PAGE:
Intel has quietly released a new top-of-the-line Sandy Bridge CPU: Core i7-2700K. We reported the i7-2700K "leak" about a month ago, and guessed that i7-2700K will be released around the same time as AMD's Bulldozer CPUs, which ended being quite accurate. In terms of specs, 2700K is very similar to 2600K - the only difference is the extra CPU multiplier and hence the extra 100MHz in 2700K. That means 2700K has default frequency of 3.5GHz and up to 3.9GHz Turbo. Otherwise 2700K is equal to 2600K: Four cores, Hyper-Threading (up to eight threads) and 8MB L3 cache. Like the "K" implies, the CPU multiplier is unlocked, allowing effortless overclocking. Intel hasn't, however, added 2700K to their product database yet (aka ARK), so possible changes in stepping for example are unknown. 2700K is sold for $332 in 1000 unit lots, making it $15 more expensive than 2600K. 

On top of the launch of i7-2700K, Intel has also reduced the prices of three CPUs: i3-2120, Pentium G850 and G630. As the naming suggests, these CPUs are lower-end desktop models. The new prices are $117, $75 and $64 respectively. The price cuts range from 13% to 15%, the biggest cut being i3-2120's $21. 

Source: Intel

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  • kjboughton - Monday, October 24, 2011 - link

    There's been no change in stepping. It's a D2 like the others.
  • silverblue - Monday, October 24, 2011 - link

    What, you're expecting them to use even less power than the current offerings? :P
  • mckirkus - Monday, October 24, 2011 - link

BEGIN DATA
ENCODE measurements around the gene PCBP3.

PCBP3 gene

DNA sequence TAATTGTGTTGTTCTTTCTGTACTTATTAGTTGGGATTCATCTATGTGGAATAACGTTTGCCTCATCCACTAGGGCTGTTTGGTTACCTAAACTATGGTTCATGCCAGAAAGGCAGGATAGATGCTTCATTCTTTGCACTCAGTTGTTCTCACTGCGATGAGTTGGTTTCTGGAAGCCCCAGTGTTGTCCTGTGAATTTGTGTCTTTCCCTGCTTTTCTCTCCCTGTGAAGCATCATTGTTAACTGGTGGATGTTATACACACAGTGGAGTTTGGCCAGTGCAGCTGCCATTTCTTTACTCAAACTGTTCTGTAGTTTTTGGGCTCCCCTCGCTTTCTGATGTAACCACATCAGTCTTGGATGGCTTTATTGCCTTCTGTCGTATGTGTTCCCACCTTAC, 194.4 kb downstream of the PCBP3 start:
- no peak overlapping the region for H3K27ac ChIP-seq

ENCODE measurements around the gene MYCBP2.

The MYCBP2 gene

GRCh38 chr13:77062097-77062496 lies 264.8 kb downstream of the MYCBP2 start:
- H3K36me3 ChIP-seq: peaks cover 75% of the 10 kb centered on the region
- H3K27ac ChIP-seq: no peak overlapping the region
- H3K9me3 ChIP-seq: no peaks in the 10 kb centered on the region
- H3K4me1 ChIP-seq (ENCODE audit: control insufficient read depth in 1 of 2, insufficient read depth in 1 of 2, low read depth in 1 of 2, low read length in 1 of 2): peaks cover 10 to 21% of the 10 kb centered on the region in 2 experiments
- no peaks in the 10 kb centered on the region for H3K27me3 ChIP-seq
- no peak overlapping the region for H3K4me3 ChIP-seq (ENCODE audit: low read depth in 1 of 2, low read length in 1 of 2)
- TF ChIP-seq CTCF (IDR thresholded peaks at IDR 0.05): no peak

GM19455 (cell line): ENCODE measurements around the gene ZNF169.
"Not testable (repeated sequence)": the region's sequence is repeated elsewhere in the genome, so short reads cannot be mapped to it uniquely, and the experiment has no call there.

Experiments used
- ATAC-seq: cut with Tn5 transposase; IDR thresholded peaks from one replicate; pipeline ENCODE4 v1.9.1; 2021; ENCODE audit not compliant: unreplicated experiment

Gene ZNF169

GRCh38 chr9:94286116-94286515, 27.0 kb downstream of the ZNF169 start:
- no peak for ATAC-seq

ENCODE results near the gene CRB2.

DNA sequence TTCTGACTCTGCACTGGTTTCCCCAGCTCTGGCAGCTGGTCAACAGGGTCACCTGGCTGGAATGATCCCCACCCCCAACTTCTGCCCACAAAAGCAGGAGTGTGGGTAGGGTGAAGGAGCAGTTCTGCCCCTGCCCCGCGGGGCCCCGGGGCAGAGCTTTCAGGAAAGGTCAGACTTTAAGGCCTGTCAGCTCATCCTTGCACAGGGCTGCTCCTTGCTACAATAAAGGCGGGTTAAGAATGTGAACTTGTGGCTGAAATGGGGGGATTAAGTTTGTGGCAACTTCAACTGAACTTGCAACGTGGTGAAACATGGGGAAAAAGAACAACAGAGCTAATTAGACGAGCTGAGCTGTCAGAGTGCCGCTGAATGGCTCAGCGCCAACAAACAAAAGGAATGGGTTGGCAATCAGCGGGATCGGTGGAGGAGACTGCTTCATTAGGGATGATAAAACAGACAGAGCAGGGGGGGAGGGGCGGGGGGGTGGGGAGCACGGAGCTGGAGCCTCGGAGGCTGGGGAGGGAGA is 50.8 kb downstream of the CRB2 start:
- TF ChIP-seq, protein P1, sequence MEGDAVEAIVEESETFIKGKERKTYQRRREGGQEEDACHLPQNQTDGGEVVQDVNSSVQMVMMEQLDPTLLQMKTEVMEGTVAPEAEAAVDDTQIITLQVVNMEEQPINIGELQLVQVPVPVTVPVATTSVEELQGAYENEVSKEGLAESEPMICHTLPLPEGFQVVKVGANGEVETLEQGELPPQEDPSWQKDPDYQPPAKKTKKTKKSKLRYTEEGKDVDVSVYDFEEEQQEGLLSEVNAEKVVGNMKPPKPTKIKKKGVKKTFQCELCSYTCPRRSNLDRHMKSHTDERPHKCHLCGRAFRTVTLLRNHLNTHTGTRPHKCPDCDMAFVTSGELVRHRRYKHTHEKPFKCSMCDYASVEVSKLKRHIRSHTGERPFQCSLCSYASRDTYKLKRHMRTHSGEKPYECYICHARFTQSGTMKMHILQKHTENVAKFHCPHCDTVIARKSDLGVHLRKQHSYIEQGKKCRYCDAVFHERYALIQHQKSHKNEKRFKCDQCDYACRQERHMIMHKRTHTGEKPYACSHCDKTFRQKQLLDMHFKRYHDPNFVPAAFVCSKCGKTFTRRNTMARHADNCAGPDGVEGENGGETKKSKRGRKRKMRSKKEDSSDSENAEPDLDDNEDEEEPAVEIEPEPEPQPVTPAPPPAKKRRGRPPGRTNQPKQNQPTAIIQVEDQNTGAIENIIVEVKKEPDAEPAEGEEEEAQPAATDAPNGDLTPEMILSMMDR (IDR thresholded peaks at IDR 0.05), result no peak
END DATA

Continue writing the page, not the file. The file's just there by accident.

"The new prices are $117, $75 and $64 respectfully."

    With all due respect, I think you meant respectively. I'm an old fashioned type that thinks poor grammar reflects poorly on your articles.
  • Kristian Vättö - Monday, October 24, 2011 - link

    Thanks. I have fixed the typo.
  • frozentundra123456 - Monday, October 24, 2011 - link

    Nice to see the cuts on the price of the lower end chips. However, this seems like just an excuse to increase the price on the top end.

    Another 100 mhz really means noting on a chip this will almost surely be purchased with the intention of overclocking. Although to give them credit, Intel has released an i5 2320 I believe that is 200 mhz faster than the original without a price increase.
  • starfalcon - Monday, October 24, 2011 - link

    I find it odd that the
    Core i5-2300 is $179
    Core i5-2320 is $185
    and Core i5-2400 is $189, at least on amazon.
    I just don't get that.
    Still they keep making more chips and moving the prices, so that's good, I'm still going to be very curious about the changes and possibilities with Ivy Bridge in about five months.
  • Sivar - Tuesday, October 25, 2011 - link

    Thank you for the compact and thorough listing of the important numbers, but as a geek I think the Intel logo needs some geekery.
    I know you were in a hurry (from an earlier message), but 2 colors? PNG or GIF make those smaller, faster to download, and look better.
  • piroroadkill - Tuesday, October 25, 2011 - link

    JPEGs used for logos, text and diagrams - scourge of the internet.
  • Kristian Vättö - Tuesday, October 25, 2011 - link

    It's just an image I have taken from Internet. I haven't managed to find that many good CPU photos and I don't want to steal photos from other sites.

    To be honest, I haven't thought about the image side that much, so hence especially Intel images have been a bit boring. This is why feedback is important, I now know to look more carefully for the images in the future :-)
  • Sivar - Wednesday, October 26, 2011 - link

    Not a big deal, of course, just an OCD thing from being on a pre-3G edge wireless network. Oh, the pain!

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